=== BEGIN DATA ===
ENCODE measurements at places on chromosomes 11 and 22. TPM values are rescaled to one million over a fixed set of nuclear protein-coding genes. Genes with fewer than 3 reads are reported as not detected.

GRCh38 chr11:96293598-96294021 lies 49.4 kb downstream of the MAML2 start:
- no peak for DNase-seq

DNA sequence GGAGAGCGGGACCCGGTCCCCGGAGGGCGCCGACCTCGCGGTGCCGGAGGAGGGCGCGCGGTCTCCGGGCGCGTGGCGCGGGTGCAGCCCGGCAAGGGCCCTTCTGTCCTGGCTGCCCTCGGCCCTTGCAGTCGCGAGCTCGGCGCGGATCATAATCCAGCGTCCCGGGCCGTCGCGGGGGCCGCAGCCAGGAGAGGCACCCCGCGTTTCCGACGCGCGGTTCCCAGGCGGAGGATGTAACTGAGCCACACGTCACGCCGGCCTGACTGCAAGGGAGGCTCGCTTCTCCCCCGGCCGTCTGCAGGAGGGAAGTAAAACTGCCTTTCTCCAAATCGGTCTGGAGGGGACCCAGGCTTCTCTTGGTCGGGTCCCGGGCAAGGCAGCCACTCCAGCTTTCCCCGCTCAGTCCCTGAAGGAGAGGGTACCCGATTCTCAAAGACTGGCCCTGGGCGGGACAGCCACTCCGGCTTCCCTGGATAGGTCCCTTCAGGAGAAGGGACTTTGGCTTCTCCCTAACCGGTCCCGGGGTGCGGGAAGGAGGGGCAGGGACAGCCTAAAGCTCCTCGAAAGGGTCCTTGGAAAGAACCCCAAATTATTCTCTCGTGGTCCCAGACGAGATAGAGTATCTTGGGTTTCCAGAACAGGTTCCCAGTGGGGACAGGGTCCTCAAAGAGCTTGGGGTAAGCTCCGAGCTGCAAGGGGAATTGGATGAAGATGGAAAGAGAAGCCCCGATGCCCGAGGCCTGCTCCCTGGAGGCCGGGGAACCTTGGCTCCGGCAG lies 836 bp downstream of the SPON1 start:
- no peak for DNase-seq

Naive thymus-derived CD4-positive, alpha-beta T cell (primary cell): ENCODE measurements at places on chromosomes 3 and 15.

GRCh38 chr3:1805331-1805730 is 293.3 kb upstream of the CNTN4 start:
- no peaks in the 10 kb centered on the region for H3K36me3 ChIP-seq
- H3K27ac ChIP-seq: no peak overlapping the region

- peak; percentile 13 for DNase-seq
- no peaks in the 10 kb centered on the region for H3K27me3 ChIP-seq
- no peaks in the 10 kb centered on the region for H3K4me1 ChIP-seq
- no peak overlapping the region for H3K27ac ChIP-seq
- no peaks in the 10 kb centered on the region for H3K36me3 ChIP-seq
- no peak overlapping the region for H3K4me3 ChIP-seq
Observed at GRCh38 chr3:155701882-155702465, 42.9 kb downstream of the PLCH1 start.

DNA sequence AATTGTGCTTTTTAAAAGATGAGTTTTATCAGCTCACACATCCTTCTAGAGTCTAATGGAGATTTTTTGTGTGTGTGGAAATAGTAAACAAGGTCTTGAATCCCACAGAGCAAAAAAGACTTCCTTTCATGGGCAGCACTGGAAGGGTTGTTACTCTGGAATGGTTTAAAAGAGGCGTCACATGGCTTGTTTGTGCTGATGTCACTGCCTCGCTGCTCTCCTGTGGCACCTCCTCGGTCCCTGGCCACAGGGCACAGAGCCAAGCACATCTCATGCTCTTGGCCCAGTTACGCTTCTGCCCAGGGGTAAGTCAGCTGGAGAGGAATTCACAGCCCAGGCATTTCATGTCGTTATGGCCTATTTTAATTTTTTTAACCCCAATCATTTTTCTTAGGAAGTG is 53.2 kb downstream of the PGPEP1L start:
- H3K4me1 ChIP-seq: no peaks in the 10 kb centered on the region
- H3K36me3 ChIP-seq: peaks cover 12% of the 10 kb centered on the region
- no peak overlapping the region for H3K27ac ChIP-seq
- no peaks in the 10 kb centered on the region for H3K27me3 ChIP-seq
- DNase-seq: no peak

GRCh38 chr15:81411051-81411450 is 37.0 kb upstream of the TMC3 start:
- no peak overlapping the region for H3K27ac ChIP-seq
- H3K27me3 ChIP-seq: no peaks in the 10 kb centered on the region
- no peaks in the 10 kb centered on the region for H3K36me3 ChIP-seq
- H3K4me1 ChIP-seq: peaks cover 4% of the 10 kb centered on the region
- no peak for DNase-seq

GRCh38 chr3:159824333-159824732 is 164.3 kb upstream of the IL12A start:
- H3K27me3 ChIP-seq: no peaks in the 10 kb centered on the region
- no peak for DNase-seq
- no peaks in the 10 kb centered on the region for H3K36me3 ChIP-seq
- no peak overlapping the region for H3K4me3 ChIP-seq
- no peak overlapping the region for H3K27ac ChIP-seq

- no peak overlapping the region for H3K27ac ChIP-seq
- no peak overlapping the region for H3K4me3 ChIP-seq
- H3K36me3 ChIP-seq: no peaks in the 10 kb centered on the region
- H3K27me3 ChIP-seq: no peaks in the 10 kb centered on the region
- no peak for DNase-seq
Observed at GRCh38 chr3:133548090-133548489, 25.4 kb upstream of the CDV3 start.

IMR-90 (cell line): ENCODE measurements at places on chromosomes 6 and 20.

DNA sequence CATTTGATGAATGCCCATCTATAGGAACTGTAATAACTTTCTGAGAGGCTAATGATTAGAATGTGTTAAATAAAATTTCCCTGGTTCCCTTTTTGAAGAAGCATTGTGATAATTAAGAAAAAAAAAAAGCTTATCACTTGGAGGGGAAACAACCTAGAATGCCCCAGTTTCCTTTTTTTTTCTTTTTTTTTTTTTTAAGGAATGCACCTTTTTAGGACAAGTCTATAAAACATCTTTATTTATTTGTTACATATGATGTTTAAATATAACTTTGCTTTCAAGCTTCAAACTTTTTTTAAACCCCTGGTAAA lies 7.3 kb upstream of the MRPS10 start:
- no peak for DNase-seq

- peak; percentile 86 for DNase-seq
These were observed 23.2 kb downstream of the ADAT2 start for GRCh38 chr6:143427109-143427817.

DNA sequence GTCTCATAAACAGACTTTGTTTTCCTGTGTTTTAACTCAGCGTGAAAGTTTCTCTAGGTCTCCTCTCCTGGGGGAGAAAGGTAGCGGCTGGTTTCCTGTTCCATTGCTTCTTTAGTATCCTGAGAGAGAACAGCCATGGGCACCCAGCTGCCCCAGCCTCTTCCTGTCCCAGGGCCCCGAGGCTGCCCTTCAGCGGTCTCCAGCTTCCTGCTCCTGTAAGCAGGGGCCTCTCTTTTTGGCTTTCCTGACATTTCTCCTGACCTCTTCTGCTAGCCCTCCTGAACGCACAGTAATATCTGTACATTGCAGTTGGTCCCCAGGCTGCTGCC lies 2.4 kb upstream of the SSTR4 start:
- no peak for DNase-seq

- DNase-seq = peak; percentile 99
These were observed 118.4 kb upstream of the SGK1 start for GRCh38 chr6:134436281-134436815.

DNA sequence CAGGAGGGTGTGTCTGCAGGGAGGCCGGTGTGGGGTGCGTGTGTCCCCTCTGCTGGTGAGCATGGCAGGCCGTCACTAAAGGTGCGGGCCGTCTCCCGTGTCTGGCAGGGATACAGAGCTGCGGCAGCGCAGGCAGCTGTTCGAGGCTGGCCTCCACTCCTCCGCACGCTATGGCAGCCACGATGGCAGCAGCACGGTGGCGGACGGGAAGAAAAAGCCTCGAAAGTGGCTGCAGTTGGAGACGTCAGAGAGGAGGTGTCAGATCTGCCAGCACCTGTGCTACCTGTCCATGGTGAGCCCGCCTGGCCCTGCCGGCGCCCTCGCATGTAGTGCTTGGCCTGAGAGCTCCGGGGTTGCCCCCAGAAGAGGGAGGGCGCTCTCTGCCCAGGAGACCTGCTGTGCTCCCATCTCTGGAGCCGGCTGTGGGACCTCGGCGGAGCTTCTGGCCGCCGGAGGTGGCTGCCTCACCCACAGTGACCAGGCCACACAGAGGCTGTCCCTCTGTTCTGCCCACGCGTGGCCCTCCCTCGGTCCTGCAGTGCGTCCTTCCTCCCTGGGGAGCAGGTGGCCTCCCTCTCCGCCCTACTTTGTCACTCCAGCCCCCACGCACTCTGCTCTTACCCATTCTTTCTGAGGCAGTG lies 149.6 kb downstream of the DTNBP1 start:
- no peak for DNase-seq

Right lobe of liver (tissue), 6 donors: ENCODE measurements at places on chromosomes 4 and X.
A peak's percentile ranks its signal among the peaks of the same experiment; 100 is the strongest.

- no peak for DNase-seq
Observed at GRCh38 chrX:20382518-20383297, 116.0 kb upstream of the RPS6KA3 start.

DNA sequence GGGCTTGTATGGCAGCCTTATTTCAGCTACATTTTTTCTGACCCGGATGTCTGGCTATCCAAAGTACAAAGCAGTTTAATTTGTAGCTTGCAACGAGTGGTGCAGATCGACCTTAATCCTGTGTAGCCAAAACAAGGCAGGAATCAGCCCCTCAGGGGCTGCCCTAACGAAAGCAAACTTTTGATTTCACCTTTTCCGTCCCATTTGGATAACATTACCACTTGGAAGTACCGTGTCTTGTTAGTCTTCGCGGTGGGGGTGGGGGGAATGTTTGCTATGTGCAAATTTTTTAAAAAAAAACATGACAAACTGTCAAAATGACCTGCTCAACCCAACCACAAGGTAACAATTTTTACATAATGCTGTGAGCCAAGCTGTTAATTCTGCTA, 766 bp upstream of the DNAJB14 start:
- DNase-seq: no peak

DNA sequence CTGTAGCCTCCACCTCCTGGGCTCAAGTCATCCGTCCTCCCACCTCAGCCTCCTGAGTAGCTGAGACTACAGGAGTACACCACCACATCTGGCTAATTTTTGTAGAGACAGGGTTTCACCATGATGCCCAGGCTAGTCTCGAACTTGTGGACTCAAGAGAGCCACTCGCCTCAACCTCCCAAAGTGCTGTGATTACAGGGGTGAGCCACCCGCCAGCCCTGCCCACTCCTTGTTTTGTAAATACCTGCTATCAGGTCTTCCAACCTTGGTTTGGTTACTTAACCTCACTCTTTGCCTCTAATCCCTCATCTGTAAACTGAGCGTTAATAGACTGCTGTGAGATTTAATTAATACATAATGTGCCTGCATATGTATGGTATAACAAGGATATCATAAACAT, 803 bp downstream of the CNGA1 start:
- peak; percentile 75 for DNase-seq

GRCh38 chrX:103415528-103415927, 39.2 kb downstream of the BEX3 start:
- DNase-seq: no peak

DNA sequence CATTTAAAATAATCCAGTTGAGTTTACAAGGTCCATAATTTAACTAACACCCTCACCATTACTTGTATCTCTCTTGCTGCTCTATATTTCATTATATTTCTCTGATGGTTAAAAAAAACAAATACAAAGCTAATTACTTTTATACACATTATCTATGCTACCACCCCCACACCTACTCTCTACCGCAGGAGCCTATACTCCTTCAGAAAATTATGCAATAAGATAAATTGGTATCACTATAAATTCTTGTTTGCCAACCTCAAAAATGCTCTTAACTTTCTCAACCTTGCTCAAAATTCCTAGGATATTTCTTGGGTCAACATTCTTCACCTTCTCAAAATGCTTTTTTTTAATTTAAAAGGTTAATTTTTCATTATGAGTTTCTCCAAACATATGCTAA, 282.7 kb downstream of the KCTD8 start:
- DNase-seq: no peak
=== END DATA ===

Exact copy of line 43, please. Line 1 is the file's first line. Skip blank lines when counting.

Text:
- no peak for DNase-seq